CUNA Regulatory Comment Call
July 7, 2010
Clarification of RESPAs Required Use Provisions
- The Department of Housing and Urban Development (HUD) has initiated the rulemaking process that is intended to clarify the current prohibition against the required use of affiliated settlement service providers for residential mortgage transactions under the Real Estate Settlement Procedures Act (RESPA). This is intended to address practices in which certain homebuyers commit to using a home builders affiliated mortgage lender in exchange for construction discounts or discounted upgrades without sufficient opportunity to review the transaction or comparison shop among other lenders.
- As the first step in this rulemaking process, HUD has issued an advance notice of proposed rulemaking (ANPR) in which the agency is soliciting comments and information on this issue. After reviewing this information, HUD may then issue a specific proposed rule to clarify these required use provisions.
- Comments in response to the ANPR are due on or before September 1, 2010. Please submit your comments to CUNA by August 20, 2010.
Please feel free to fax your responses to CUNA at 202-638-7052; e-mail them to Senior Vice President and Deputy General Counsel Mary Dunn at firstname.lastname@example.org and to Senior Assistant General Counsel Jeff Bloch at email@example.com; or mail them to Mary and Jeff in c/o CUNAs Regulatory Advocacy Department, 601 Pennsylvania Avenue, NW, South Building, Suite 600, Washington, DC 20004-2601. You may also contact us at 800-356-9655, ext. 6732, if you have questions or would like a copy of the ANPR. You may also access a copy of the ANPR here.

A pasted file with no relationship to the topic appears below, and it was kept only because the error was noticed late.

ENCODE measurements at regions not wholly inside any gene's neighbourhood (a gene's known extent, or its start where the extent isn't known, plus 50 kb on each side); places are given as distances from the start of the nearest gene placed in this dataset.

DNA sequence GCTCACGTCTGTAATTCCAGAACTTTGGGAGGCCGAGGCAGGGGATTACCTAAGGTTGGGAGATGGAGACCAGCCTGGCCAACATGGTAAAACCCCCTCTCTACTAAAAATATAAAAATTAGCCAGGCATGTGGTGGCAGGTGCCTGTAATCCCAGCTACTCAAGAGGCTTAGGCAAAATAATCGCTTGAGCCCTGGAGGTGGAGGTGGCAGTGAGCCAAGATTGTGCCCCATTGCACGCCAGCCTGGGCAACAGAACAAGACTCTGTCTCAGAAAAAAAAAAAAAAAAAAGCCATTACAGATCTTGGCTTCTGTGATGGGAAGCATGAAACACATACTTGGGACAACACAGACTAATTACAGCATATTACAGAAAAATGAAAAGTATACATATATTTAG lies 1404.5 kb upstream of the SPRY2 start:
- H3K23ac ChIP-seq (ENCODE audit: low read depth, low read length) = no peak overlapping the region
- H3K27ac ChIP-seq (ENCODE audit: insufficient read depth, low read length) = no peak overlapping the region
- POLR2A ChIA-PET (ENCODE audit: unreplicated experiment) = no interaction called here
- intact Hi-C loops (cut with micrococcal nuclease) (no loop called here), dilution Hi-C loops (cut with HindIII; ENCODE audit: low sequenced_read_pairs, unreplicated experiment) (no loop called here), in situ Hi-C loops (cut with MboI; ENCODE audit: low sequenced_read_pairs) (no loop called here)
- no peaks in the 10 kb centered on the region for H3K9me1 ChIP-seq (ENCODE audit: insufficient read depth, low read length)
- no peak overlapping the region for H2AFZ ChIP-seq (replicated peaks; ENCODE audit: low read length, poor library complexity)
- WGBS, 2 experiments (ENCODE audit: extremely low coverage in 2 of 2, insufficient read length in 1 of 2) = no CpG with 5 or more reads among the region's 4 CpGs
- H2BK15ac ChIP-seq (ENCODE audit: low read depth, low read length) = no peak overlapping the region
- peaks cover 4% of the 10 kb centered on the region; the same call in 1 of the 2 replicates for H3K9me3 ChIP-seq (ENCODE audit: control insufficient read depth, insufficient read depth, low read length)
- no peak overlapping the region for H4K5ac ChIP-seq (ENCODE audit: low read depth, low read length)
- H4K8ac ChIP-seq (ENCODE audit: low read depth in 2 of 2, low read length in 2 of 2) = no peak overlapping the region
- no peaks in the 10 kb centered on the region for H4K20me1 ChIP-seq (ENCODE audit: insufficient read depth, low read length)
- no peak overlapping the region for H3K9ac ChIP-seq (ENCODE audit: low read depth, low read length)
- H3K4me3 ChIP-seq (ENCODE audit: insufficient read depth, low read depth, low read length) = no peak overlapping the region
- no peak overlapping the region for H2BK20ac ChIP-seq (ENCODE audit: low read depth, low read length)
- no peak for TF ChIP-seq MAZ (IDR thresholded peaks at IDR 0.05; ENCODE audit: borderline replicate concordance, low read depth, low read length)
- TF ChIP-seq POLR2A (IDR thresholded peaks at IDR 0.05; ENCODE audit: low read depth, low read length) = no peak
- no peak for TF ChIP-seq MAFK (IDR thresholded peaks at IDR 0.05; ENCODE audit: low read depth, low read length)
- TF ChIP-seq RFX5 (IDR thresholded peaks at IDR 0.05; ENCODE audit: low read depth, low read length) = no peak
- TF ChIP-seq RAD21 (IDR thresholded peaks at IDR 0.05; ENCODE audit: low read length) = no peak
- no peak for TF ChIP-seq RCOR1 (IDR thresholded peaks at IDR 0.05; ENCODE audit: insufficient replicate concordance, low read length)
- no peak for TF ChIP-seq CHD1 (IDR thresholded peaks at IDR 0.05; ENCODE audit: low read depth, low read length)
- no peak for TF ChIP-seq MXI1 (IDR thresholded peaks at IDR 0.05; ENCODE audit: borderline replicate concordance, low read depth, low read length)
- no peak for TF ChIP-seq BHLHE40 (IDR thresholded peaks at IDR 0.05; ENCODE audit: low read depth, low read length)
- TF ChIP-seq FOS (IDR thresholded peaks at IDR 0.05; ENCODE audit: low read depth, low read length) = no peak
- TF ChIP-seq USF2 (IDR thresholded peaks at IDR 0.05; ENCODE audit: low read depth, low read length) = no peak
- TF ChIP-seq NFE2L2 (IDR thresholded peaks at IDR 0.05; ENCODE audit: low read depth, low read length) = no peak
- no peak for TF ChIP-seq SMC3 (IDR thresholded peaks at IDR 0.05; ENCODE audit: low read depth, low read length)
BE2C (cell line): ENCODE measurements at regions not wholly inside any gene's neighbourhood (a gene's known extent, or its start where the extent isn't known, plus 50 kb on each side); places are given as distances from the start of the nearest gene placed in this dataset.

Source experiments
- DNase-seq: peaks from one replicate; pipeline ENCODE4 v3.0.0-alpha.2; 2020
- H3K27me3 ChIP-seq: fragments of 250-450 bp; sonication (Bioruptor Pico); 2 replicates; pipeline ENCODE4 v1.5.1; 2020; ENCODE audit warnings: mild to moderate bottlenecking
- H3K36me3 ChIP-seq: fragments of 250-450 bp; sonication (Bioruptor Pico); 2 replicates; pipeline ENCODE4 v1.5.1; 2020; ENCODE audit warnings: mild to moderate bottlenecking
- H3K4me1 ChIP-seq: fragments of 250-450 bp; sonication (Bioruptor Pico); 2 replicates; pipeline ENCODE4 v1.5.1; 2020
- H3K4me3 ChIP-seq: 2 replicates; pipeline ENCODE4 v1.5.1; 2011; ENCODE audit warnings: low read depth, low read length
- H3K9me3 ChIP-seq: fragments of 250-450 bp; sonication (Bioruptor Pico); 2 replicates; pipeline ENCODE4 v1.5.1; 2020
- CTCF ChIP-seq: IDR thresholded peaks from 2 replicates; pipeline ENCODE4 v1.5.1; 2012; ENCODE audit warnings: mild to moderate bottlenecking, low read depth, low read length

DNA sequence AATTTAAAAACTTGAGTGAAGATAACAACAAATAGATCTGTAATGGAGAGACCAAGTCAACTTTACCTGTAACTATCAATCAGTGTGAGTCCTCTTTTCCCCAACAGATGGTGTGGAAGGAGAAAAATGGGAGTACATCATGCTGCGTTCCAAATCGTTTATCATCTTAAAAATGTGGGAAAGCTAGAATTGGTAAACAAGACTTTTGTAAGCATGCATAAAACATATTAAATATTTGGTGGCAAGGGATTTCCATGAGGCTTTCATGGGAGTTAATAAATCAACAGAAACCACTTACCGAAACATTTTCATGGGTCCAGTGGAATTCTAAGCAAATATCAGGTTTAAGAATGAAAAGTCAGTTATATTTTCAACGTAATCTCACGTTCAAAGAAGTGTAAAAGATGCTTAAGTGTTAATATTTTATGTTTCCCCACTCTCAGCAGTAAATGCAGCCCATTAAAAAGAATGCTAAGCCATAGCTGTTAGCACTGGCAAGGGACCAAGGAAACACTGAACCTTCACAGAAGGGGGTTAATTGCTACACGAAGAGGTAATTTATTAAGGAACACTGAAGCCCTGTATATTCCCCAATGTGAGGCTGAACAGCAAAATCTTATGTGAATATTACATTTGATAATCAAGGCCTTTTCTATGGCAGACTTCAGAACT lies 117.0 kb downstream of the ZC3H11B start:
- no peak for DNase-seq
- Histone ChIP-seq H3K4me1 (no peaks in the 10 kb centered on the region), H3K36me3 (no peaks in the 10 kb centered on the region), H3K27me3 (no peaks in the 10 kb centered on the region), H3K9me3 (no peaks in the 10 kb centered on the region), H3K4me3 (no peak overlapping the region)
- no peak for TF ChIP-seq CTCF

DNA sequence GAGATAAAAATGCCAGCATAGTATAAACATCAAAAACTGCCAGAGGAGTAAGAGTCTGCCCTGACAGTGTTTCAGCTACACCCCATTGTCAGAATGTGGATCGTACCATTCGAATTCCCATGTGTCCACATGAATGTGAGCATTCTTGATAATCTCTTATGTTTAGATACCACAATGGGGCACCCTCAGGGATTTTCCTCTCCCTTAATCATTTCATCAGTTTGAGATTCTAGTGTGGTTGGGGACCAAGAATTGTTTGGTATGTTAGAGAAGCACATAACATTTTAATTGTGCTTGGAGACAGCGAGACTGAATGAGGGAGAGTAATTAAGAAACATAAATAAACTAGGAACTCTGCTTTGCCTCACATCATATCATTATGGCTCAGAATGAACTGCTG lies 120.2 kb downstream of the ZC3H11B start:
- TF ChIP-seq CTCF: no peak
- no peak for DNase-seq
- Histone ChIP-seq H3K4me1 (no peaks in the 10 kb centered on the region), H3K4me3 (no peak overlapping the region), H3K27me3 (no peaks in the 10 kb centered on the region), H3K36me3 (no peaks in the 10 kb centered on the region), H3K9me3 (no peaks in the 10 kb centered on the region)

Under RESPA, referrals to affiliated settlement service providers are generally prohibited on the basis that the referrers return on investment in the affiliate would be considered a kickback or otherwise a thing of value in exchange for the referral, which is prohibited under Section 8 of RESPA. However, a referral will be permitted if the following conditions are met:
- The referral is accompanied by a disclosure of the affiliation and estimated charges by the provider to which the consumer is referred;
- The consumer is not specifically required to use a particular settlement service provider; and
- The arrangement does not otherwise involve prohibited compensation.
Under current RESPA rules, the required to use condition is not violated if the consumer is offered discounts or rebates for the purchase of settlement services from the affiliate, as long as it is optional for the consumer to use the affiliate and the discount is truly a discount below the prices that are otherwise available. Also, the discounted prices cannot be made up by charging higher costs elsewhere in the settlement process.
BRIEF DESCRIPTION OF THE ANPR
In 2008, HUD issued a final rule that amended the Good Faith Estimate form, the HUD-1 and HUD-1A settlement statements, and made other changes to the RESPA rules. The final rule also clarified that the provisions regarding the required use of affiliated settlement service providers, specifically by indicating that these provisions cover incentives as well as disincentives when providers impose a penalty or other type of economic disincentive if the consumer uses a nonaffiliated provider.